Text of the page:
Schadenfreude as a personal indulgence, not a public performance

You might be enjoying Trump's illness — but does posting about it actually help anyone?

Adam Tinworth
Adam Tinworth

Tiffany Watt-Smith, author of Schadenfreude: The Joy of Another’s Misfortune, on reacting to Trump’s Covid-19 diagnosis:

Face-to-face, it’s much harder to confess to your schadenfreude. Online, it is incredibly easy. So this mob sense can evolve fast and at no cost. I encourage people to take a breath and pause before being triumphant and gleeful on Facebook or Twitter—that’s the moment when it rolls out of private experience into something that has serious consequences.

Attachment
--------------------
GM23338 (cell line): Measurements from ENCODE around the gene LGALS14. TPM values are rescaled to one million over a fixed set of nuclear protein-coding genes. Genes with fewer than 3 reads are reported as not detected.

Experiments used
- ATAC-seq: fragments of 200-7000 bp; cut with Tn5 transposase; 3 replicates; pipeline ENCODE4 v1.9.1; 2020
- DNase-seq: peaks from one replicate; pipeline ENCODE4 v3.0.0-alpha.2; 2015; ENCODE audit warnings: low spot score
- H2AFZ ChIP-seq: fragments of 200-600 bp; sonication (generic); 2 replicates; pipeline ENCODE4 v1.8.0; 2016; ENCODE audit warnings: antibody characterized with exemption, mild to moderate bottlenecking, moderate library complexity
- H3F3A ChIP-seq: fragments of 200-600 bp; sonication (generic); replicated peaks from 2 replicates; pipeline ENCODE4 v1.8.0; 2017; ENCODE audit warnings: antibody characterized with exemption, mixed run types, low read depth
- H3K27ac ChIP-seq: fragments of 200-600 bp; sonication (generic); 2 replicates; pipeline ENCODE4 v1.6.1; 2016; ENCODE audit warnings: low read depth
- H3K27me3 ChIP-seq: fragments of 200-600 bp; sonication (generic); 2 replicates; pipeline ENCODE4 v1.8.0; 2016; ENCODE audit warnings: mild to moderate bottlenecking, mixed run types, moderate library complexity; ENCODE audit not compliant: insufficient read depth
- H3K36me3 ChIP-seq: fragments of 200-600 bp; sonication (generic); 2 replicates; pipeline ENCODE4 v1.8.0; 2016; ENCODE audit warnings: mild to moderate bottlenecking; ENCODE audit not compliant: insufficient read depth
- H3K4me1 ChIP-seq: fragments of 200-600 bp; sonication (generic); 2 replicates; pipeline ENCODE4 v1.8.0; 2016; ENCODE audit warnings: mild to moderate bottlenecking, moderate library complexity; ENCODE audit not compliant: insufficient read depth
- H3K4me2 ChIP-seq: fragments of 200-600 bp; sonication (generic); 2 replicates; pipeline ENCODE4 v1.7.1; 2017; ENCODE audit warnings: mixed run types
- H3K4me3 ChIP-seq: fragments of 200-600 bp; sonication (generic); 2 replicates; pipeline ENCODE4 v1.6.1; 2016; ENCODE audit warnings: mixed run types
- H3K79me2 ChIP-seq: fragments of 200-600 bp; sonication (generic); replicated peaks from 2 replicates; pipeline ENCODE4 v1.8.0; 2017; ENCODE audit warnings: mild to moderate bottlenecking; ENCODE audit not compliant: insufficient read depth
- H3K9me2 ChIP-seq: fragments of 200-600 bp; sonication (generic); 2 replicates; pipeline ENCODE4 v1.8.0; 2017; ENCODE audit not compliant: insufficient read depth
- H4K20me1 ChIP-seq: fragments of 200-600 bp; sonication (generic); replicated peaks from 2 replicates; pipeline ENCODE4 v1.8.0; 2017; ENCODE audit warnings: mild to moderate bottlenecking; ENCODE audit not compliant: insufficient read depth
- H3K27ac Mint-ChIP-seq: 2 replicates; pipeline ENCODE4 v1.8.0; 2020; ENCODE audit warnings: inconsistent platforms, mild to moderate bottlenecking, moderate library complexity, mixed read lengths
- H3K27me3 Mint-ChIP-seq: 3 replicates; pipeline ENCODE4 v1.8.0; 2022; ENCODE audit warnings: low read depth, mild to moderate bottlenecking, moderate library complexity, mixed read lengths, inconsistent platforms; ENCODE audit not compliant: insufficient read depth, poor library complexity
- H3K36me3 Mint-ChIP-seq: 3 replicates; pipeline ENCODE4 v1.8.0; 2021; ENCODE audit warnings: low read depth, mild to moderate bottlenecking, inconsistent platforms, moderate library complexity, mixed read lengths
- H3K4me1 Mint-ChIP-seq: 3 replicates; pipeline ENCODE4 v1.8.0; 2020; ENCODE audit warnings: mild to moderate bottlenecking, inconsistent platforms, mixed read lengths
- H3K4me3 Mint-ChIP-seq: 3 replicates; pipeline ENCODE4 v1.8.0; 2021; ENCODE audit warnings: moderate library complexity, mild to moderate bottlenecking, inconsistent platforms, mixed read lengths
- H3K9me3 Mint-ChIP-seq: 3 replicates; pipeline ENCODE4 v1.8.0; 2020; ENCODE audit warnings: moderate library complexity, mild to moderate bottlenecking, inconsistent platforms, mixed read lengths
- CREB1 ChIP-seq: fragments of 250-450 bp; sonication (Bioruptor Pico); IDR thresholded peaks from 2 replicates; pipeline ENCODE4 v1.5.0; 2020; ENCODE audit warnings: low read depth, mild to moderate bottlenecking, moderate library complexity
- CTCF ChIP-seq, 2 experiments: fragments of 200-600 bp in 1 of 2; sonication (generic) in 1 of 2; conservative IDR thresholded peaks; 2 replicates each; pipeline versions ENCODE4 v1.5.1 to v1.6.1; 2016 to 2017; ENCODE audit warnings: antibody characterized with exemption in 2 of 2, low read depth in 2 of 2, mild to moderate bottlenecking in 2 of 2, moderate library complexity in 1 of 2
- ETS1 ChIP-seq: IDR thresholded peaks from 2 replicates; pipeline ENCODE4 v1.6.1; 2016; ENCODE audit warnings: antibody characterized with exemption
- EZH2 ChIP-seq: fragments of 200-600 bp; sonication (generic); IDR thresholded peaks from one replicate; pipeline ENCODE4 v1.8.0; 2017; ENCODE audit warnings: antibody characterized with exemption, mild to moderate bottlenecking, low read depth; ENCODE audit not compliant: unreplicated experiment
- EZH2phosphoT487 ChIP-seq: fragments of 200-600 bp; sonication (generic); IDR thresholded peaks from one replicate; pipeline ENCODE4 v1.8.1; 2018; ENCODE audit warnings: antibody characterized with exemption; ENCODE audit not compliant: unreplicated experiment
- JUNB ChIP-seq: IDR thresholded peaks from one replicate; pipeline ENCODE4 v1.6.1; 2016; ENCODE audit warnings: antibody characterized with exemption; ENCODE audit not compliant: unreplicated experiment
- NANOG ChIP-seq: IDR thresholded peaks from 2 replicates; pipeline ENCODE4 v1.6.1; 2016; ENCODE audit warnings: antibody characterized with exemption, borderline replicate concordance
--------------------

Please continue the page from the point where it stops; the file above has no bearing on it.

We don’t need to externalise every thought. It’s utterly human and understandable to feel schadenfreude at Trump’s illness and the seductive irony of it. But expressing that thought just fuels the polarisation that’s poisoning politics.

Some thoughts are best enjoyed internally, as a guilty secret…


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Adam is a lecturer, trainer and writer. He's been a blogger for over 20 years, and a journalist for more than 30. He lectures on audience strategy and engagement at City, University of London.